Jake Seymour

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Jake Seymour
Pitcher
Born: 1854 (1854)
Pittsburgh, Pennsylvania, United States
Died: August 1, 1897(1897-08-01) (aged 42–43)
Allegheny, Pennsylvania
Batted: Unknown Threw: Unknown
MLB debut
September 23, 1882, for the Pittsburg Alleghenys
Last MLB appearance
September 23, 1882, for the Pittsburg Alleghenys
MLB statistics
Win–loss record 0-1
Earned run average 7.88
Games pitched 1
Teams

Jacob Semer, better known by the anglicized name "Jake Seymour" on the baseball field, was an American professional baseball player, who played in 1882 with the Pittsburg Alleghenys, of the American Association. Born around 1854 to German immigrant parents, he lived in what was then known as Allegheny City, in the Deutschtown district, before the area was annexed by the City of Pittsburgh in 1907. As a teenager, he did not attend school and helped to provide for his family by selling novelty jokes and, later, as a laborer.[1]

In the 1870s and 1880s, he was widely regarded as one of the area's strongest pitchers. It is reported that "he pitched for various local top-notched teams in the old days, but he did his best work for the Bon Tons." [2] On September 23, 1882, the Pittsburg Alleghenys, then belonging to the American Association, gave Seymour a trial in what was to be his only major league game. He lived blocks from the original Exposition Park and played its last game there, before it was torn down after only one season due to a fire and flooding from the nearby Allegheny River. He was brought in to pitch the final championship game against the Louisville Eclipse in the last day of the season, pitching eight innings and giving up seven earned runs, with the Louisvilles winning the game 13-3. However, Seymour was undeterred. The game against Louisville was played in the morning, and in the afternoon, he went to Sewickley to pitch a game for the local club there. Following his baseball years, he worked as a bartender and served on both the local police force and fire department (as a Horseman with Engine Co. 1).

On August 1, 1897, he died at 43 years of age from Bright's Disease. The staff of the Pittsburgh Post ran an obituary praising his contributions to local baseball and stating that his death would be deeply regretted by all who knew him. They also called him "one of the best bartenders in Allegheny [City]."[3]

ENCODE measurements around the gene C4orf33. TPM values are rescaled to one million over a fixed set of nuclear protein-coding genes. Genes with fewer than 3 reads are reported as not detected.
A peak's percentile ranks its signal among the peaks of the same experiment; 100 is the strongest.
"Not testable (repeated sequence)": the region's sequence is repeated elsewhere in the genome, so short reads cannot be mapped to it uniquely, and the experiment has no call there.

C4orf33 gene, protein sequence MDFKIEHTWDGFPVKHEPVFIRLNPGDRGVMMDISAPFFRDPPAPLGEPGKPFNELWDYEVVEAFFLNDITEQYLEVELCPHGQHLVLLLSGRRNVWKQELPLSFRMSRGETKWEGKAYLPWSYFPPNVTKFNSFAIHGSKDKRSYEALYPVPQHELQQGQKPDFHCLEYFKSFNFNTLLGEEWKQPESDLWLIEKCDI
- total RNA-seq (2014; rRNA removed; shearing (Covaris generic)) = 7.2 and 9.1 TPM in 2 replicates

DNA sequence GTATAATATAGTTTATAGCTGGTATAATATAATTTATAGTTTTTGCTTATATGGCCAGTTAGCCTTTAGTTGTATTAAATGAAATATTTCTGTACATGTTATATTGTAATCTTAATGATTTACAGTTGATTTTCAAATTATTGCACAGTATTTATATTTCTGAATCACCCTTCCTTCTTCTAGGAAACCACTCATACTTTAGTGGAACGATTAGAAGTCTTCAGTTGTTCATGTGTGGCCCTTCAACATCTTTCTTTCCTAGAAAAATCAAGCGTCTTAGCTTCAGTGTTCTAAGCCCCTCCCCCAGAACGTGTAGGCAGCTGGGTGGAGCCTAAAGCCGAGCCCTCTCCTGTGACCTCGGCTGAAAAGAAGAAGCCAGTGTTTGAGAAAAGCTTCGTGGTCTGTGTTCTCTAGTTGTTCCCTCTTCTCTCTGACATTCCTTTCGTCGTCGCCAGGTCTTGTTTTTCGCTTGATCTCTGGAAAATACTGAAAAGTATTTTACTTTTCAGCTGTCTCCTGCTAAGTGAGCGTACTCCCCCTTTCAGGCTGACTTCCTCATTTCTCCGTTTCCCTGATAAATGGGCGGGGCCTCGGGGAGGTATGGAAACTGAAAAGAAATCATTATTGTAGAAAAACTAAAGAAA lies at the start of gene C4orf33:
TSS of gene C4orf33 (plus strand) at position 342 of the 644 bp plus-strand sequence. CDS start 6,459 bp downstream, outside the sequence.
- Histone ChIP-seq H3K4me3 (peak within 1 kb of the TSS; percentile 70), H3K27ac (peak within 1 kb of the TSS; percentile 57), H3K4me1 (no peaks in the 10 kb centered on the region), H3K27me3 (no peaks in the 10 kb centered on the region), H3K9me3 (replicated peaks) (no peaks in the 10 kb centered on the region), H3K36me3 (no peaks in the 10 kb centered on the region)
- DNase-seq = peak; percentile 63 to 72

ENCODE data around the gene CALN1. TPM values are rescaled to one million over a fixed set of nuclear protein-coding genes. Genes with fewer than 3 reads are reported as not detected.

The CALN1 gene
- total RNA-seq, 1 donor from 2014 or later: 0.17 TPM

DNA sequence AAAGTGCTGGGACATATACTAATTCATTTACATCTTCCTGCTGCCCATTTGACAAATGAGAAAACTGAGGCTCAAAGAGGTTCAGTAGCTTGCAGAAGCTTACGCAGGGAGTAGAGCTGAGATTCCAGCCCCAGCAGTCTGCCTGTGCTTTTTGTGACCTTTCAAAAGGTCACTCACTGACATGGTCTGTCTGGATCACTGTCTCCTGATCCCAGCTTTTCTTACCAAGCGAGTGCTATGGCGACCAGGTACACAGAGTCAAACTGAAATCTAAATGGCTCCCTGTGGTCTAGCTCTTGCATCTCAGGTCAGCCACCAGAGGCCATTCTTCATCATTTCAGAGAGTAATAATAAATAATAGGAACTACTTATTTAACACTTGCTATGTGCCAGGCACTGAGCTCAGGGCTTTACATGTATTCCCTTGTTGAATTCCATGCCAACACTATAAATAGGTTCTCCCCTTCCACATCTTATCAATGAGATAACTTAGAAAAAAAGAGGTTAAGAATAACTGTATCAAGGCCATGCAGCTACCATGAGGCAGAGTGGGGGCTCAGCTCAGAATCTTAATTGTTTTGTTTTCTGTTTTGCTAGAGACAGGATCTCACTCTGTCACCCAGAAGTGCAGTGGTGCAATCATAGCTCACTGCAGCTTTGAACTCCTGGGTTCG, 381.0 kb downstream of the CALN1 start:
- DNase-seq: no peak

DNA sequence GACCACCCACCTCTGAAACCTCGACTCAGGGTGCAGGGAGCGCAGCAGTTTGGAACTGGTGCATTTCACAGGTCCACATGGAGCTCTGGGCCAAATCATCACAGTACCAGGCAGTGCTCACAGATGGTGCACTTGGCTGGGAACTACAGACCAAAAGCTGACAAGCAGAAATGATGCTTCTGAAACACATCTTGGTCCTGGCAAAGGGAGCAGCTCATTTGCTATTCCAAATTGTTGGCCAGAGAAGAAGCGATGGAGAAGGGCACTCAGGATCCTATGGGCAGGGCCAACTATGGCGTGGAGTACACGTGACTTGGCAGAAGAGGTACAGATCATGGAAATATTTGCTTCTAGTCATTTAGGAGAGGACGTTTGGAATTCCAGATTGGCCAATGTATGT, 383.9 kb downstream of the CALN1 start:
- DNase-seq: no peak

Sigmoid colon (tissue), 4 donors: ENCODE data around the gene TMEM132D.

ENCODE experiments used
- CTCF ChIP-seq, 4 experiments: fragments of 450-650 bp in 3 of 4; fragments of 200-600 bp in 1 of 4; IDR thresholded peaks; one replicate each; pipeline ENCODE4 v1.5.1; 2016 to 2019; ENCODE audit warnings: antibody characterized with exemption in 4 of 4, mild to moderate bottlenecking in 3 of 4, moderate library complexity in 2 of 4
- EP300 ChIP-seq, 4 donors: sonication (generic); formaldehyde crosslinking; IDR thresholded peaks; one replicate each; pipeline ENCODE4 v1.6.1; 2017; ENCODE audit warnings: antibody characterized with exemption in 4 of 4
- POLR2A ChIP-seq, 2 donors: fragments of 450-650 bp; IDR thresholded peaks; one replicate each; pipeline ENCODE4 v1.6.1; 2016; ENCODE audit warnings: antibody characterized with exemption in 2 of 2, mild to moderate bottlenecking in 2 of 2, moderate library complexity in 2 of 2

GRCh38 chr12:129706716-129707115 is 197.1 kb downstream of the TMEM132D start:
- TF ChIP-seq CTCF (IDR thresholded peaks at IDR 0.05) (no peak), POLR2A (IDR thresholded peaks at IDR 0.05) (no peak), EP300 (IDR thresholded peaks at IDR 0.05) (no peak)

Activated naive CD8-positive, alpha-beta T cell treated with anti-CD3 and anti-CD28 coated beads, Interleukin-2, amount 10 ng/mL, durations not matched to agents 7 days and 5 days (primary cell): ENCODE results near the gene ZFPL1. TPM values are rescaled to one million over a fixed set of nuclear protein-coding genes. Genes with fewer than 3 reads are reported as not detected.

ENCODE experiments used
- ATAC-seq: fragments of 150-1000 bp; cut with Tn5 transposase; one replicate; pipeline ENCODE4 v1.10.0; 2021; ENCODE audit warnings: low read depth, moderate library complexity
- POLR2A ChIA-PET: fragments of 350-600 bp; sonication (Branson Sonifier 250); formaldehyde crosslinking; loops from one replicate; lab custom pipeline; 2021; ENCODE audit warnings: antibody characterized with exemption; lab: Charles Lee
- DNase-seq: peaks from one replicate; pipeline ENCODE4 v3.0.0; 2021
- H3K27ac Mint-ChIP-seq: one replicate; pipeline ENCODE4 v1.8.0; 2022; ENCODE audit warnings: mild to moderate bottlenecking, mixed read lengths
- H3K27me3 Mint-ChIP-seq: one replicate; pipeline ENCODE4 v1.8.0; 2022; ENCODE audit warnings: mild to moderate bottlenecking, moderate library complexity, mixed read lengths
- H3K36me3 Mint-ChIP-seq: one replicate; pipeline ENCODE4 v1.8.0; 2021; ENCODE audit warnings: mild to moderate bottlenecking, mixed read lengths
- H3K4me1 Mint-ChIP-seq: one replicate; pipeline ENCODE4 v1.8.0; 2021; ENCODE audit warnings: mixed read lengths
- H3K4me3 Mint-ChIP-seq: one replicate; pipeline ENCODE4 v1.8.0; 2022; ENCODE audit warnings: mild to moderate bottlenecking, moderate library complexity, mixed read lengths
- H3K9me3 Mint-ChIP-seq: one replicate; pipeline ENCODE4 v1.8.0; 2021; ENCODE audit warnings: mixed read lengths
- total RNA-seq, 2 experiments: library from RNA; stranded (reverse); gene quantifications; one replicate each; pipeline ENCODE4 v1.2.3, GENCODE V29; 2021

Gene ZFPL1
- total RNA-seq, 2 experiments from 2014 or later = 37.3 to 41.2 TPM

He left behind a wife, Mary (née Dooney), and three young daughters—Anna, Isla, and Catherine—who continued to use his baseball name "Seymour" as their own.[4] After his death, they supported themselves by running a small grocery store in Deutschtown. Although the site of Seymour's remains is unknown,[5] the majority of his family is buried at Union Dale Cemetery.[6]

References[edit]

  1. ^ "United States Census, 1870", index and images, FamilySearch (https://familysearch.org/ark:/61903/1:1:MZLH-K6V : accessed 12 April 2015), Jacob Seimmer in household of Jno Seimmer, Pennsylvania, United States; citing p. 168, family 1276, NARA microfilm publication M593 (Washington, D.C.: National Archives and Records Administration, n.d.); FHL microfilm 552,795.
  2. ^ Kermisch, Al (1985). "Forgotten Facts Fill Researcher's Notebook". The Baseball Research Journal. 14: 17. 
  3. ^ Kermisch, Al (1985). "Forgotten Facts Fill Researcher's Notebook". The Baseball Research Journal. 14: 18. 
  4. ^ Year: 1880; Census Place: Allegheny, Allegheny, Pennsylvania; Roll: 1086; Family History Film: 1255086; Page: 59D; Enumeration District: 003; Image: 0122
  5. ^ Penale, Adam. "Jacob "Jake" Seymour". Find a Grave. Retrieved 12 April 2015. 
  6. ^ Evans, L. "Isla Seymour Sweeney". Find a Grave. Retrieved 12 April 2015. 

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